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BlueAnt X5 Bluetooth Party Speaker review: simply the best

We put the BlueAnt X5 Bluetooth Party Speakers to the test and were genuinely impressed with the sound and functionality.

Hope Corrigan
Hope Corrigan
6 min read
BlueAnt X5 Bluetooth Party Speaker review: simply the best

Portable Bluetooth speakers are such wonderful little devices of convenience. Wireless connectivity and access to music anywhere you want it means they’re the perfect companion for parties, picnics, when your car radio breaks and you have a four hour drive, and other not super specific references to things I’ve done in my life.

They also come in a bunch of different varieties for almost any use case. Pocket sized portables, boom box configurations, or upright beasts like BlueAnt’s X5 Bluetooth Party Speaker.

Party Body

This is one big unit and it is purpose built to party. It's quite tall and thick, standing up to about knee height – but still only weighs around 4kg. It feels kind of crazy to carry one of these things around. I’ve held one using the handle with only one finger while trying to unlock a door with ease.

While it's light, the build quality is really solid and well thought out. It's thick plastic with a concave bass port at the back which is actually really well tuned. Top ports – including those for the packaged microphones – are covered with rubber feeling flaps to keep them clean and safe from dust or whatever substances grace your parties.

The handle even has a slightly softer piece of plastic underneath where the weight sits in your hand, plus a nice ridge on top so you can put a phone or other device in there and have it standing up so people can see what’s playing. And then you also get cool spinning LEDs to top it all off if that's your jam.

They look and feel like serious speakers that just happen to be here to party, and honestly, that’s what they are.

Pitch Perfect

I took the BlueAnt X5 Bluetooth Party Speaker to a nearby studio to do some proper audio tests. Spoiler alert: they surprised all of us.

A single BlueAnt X5 Party Speaker can put out some serious noise without distortion.

The bass starts to roll off at about 46Hz which is so low it’s more a sound you feel it rather than hear. The high pitches start to fall off at 13.5kHz, which again isn’t really the kind of noise you’d normally want to be hearing anyway. The pitch range on these is more than you could need, which I wasn’t necessarily expecting from these party bro speakers.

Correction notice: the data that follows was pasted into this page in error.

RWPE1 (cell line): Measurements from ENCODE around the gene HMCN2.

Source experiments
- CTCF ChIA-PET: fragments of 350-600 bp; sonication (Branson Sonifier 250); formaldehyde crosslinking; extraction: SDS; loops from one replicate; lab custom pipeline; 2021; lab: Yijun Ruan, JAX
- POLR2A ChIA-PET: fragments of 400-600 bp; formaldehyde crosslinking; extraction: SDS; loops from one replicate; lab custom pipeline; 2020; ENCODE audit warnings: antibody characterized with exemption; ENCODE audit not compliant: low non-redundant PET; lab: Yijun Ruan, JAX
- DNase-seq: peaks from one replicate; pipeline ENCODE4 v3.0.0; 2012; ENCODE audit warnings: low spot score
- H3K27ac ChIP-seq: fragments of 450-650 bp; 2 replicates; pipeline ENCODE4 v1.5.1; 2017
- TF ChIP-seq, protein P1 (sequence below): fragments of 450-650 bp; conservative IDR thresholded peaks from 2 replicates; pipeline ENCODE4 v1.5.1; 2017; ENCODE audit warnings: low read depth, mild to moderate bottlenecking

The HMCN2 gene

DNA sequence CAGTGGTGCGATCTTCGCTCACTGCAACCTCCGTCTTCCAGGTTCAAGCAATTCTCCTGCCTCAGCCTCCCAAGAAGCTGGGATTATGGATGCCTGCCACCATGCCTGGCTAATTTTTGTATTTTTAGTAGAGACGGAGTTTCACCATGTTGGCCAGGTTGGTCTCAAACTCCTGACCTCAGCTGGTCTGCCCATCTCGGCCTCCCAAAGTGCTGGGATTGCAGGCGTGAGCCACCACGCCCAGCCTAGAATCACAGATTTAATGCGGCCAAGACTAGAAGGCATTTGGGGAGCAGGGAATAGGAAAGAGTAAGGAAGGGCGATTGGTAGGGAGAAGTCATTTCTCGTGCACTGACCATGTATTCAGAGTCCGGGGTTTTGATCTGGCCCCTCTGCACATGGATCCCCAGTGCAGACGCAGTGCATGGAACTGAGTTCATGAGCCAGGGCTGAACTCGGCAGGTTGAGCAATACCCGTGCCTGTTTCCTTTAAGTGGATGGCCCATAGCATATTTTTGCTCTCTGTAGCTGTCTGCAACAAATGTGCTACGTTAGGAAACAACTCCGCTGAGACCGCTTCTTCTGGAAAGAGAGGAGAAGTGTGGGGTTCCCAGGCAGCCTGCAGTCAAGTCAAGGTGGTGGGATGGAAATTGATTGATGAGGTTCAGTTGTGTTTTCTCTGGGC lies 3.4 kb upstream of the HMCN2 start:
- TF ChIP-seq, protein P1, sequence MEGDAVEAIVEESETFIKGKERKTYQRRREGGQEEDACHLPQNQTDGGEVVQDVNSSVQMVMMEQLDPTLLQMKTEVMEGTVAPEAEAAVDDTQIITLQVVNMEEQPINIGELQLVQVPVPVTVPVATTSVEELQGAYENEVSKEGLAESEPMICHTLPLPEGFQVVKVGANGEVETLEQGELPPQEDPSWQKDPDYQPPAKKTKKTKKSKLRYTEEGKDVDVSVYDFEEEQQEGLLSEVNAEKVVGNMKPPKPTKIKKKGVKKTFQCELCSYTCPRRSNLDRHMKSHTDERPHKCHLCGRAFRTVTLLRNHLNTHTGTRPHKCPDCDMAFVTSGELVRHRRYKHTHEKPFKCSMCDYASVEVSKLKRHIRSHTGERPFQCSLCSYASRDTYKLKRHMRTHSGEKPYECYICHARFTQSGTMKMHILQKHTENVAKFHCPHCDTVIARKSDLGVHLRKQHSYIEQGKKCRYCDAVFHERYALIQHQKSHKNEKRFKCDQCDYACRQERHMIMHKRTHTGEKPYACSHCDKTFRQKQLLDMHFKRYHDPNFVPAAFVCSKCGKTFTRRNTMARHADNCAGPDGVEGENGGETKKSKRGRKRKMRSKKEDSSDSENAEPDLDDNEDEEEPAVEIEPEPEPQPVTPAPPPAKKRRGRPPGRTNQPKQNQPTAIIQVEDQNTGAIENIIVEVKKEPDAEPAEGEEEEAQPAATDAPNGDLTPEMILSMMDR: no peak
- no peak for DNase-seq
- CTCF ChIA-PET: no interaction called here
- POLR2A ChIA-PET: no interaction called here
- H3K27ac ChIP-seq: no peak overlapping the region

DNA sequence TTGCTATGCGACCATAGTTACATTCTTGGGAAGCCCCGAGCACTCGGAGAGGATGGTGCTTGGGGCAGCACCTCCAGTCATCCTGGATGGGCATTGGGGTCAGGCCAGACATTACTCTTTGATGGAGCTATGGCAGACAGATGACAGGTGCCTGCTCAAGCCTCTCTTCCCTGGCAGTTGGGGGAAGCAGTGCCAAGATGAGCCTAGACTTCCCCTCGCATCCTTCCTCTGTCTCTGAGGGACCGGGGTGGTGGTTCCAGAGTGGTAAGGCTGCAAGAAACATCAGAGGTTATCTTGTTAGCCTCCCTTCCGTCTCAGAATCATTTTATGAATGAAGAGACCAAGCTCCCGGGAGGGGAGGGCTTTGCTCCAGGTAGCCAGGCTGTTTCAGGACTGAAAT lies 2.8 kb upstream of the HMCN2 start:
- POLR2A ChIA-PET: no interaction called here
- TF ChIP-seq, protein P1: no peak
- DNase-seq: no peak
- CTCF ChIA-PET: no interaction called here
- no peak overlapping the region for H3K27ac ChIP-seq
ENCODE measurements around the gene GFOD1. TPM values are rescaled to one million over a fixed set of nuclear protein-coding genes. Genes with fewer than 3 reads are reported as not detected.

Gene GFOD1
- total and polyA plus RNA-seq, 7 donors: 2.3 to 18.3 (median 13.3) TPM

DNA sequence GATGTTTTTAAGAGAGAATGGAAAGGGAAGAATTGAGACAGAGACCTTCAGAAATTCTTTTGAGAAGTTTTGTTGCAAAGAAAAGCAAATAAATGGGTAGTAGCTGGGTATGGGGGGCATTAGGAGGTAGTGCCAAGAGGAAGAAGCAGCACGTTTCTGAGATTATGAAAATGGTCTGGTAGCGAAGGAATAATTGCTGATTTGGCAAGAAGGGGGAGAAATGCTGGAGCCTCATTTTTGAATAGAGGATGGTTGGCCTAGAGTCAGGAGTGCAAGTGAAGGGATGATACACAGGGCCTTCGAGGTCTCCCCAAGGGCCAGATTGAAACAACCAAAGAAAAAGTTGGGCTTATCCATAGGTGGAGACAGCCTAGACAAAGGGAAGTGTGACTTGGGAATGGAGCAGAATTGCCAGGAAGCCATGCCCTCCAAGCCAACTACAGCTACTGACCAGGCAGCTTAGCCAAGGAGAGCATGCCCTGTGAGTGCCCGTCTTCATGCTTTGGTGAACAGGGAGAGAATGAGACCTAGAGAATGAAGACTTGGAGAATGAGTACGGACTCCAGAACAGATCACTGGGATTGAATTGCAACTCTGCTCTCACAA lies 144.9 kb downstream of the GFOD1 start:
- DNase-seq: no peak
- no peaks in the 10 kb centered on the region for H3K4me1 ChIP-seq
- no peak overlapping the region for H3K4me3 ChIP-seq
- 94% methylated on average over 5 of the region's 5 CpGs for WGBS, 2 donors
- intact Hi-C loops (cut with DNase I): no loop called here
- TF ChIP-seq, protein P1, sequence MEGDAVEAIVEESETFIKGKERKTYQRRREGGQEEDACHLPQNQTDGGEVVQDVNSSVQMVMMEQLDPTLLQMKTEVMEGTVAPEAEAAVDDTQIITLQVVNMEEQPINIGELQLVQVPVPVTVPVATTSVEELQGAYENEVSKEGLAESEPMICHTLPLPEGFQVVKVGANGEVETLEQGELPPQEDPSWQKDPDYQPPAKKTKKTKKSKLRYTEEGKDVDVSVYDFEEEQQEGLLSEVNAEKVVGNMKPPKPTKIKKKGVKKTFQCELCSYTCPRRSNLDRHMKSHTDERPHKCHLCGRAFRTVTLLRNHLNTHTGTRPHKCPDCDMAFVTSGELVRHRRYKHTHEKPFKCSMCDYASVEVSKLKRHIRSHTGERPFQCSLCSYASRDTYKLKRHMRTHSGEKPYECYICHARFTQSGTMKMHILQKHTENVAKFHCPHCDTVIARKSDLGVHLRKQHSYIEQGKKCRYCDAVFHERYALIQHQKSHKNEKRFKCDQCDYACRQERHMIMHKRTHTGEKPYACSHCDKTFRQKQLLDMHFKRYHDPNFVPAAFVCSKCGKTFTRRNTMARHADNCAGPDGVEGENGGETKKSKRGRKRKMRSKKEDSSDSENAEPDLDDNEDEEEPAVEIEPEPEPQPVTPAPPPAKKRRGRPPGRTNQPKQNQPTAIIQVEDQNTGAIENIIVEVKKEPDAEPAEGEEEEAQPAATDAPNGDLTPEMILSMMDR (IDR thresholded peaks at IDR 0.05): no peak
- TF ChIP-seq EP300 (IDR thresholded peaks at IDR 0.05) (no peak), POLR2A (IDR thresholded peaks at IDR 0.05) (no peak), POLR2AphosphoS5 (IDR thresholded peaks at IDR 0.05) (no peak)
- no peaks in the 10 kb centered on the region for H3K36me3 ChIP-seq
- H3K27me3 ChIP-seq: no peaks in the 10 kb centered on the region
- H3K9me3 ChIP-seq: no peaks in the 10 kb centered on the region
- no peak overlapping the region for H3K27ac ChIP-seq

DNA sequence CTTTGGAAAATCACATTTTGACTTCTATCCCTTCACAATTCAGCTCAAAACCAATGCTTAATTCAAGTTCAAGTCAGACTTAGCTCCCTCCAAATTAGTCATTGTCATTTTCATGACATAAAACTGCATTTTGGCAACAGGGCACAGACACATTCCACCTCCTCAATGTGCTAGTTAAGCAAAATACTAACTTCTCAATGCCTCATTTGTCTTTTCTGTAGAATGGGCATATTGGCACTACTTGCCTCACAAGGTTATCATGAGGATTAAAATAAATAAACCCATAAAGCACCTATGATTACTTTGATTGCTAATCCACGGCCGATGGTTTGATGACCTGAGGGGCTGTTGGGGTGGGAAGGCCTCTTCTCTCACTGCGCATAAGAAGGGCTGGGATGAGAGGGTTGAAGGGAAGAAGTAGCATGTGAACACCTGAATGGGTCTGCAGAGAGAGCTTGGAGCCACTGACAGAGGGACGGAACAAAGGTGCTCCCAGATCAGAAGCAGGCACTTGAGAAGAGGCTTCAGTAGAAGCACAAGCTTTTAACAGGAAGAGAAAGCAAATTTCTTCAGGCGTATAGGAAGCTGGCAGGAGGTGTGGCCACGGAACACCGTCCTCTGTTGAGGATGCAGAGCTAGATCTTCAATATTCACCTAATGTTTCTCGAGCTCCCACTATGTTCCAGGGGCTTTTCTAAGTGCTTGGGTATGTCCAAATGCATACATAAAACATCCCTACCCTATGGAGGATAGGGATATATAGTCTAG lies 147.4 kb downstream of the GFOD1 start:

The downside to only one BlueAnt X5 Party Speaker is it’s obviously a mono setup. It mixes stereo sounds in such a way that it cancels anything out of phase which means there will be sounds you just won’t hear in some songs. It’s not the kind of thing most people will notice and will also depend on the music you listen to, but it’s worth noting.

Duo Mode

Solution? You can get two BlueAnt X5 Party Speakers and set them into Duo Mode to have a stereo set up. It’s really easy to pair and worked the first time without any hassles. It’s a good idea to play some test music so you can check which is acting as the left and right speaker to get the most accurate sound.

Testing a pair together, they’re very well balanced with left to right even phasing. I could stand in the centre of the room and be evenly covered in sound. Moving slightly to the left or right made the speaker on that side much more noticeable in either direction and it was clear where sound was coming from at all times.

There is slightly more compression on the Bluetooth signal when in duo mode, but it’s the kind of thing you’d only notice on extremely high quality music and honestly, even then it’s pretty damn negligible.

Now the downside to Duo Mode is, unlike one speaker, you can’t run it via cable. You have to be connected via Bluetooth for this to work. It’s possible you could rig up a very specific powered splitter if you really wanted, but natively they aren’t going to do it. The quality of the Bluetooth sound is very good but if you’re a die hard analogue purist, these just aren’t going to be for you.

That being said, they’re still very good for Bluetooth speakers.

Overall Sound